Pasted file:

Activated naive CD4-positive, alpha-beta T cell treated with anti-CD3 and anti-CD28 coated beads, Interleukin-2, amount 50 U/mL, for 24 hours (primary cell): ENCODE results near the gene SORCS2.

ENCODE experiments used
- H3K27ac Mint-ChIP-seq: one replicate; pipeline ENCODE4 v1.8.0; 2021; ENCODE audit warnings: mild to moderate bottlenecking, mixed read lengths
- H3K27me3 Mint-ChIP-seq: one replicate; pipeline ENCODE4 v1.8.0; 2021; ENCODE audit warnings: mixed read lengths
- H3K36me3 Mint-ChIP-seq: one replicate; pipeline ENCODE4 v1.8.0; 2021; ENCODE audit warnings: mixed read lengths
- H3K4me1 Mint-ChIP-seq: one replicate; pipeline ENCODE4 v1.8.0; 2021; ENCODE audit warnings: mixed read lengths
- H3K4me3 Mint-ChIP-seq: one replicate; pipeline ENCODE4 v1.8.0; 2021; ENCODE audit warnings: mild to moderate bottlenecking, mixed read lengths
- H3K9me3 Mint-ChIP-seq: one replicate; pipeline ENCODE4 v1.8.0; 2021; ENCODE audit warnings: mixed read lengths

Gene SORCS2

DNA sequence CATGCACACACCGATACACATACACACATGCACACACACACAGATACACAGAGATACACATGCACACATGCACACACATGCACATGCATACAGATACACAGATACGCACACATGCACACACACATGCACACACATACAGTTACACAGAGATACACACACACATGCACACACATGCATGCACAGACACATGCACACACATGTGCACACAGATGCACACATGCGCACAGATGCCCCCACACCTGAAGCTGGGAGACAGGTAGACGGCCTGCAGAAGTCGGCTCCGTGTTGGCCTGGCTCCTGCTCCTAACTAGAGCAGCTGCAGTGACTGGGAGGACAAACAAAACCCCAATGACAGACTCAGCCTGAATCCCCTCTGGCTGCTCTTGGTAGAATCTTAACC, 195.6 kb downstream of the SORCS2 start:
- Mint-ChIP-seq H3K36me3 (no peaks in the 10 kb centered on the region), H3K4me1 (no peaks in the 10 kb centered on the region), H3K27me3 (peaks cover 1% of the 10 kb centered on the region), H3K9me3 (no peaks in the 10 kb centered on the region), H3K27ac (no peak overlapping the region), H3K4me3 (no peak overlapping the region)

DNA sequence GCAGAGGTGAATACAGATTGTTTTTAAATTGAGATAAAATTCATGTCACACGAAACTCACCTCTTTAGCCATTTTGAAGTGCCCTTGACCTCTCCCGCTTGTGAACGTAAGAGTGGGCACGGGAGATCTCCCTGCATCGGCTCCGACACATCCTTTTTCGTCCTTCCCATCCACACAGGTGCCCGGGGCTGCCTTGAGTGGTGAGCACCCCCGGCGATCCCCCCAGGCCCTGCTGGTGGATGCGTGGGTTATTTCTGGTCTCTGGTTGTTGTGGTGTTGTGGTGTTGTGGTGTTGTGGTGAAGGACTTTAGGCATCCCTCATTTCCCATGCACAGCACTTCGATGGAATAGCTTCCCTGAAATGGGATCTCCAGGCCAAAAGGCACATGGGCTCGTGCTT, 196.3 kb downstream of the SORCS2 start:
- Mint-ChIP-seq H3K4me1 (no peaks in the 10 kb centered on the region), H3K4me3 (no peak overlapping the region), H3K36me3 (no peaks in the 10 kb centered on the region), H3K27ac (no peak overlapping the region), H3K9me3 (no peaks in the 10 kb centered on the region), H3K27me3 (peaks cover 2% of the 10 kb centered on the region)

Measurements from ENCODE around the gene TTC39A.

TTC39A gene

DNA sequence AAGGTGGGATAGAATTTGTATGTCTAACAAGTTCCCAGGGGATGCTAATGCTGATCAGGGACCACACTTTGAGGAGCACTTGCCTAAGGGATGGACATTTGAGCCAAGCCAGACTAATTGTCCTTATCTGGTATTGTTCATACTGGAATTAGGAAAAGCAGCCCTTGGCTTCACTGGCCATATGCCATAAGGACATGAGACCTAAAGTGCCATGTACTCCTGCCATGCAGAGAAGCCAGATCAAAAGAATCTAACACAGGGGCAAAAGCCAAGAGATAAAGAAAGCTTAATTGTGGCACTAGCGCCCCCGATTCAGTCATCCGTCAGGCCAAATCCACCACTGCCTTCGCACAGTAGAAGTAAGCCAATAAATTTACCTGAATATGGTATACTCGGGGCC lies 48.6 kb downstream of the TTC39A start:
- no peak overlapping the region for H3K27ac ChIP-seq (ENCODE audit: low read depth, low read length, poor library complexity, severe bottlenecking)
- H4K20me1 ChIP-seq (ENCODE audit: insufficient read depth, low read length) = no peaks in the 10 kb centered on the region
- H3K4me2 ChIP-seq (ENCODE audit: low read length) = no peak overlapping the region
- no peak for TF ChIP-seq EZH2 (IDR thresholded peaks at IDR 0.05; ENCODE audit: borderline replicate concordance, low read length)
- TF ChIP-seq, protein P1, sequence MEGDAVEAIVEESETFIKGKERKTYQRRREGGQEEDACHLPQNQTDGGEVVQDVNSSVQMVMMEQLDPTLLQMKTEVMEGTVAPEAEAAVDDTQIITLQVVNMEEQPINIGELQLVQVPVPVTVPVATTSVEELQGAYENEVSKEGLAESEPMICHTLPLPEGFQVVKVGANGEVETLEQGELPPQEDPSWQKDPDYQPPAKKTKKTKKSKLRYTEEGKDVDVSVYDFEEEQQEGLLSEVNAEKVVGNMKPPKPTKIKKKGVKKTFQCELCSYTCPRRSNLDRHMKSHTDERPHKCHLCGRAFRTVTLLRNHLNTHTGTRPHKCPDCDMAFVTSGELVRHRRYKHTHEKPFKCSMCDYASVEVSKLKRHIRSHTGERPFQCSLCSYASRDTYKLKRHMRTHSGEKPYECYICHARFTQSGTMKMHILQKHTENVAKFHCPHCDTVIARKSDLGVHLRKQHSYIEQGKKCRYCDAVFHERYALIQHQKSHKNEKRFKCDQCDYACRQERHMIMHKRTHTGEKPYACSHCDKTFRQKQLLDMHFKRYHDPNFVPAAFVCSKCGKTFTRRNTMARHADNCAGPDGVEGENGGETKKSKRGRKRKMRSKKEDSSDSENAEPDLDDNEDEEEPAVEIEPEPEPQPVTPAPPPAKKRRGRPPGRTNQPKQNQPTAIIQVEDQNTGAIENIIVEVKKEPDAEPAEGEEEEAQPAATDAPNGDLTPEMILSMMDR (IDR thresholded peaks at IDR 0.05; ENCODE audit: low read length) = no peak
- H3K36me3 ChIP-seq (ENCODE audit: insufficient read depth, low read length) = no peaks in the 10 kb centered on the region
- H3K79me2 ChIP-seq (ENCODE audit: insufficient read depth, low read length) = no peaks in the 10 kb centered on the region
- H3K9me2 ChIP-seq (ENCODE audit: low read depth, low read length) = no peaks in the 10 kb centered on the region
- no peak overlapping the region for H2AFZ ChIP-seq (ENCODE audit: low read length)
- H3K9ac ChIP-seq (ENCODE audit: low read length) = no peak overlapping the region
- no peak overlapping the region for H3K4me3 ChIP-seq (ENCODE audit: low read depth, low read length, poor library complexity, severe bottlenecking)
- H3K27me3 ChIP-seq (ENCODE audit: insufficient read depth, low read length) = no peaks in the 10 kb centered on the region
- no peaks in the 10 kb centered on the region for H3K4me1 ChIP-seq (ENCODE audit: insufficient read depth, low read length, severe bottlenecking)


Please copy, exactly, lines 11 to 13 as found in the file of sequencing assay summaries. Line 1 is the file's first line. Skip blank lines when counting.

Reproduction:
- Mint-ChIP-seq H3K36me3 (no peaks in the 10 kb centered on the region), H3K4me1 (no peaks in the 10 kb centered on the region), H3K27me3 (peaks cover 1% of the 10 kb centered on the region), H3K9me3 (no peaks in the 10 kb centered on the region), H3K27ac (no peak overlapping the region), H3K4me3 (no peak overlapping the region)

DNA sequence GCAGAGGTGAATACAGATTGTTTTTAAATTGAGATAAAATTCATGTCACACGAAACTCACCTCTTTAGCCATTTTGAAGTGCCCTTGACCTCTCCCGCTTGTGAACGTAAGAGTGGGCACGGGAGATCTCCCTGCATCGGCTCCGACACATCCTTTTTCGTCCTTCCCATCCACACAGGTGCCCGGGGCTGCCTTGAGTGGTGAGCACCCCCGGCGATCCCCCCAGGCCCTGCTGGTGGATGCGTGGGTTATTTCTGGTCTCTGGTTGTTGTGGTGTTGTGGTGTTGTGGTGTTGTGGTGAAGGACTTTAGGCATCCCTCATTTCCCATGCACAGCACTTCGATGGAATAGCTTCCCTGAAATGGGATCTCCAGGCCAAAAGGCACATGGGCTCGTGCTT, 196.3 kb downstream of the SORCS2 start:
- Mint-ChIP-seq H3K4me1 (no peaks in the 10 kb centered on the region), H3K4me3 (no peak overlapping the region), H3K36me3 (no peaks in the 10 kb centered on the region), H3K27ac (no peak overlapping the region), H3K9me3 (no peaks in the 10 kb centered on the region), H3K27me3 (peaks cover 2% of the 10 kb centered on the region)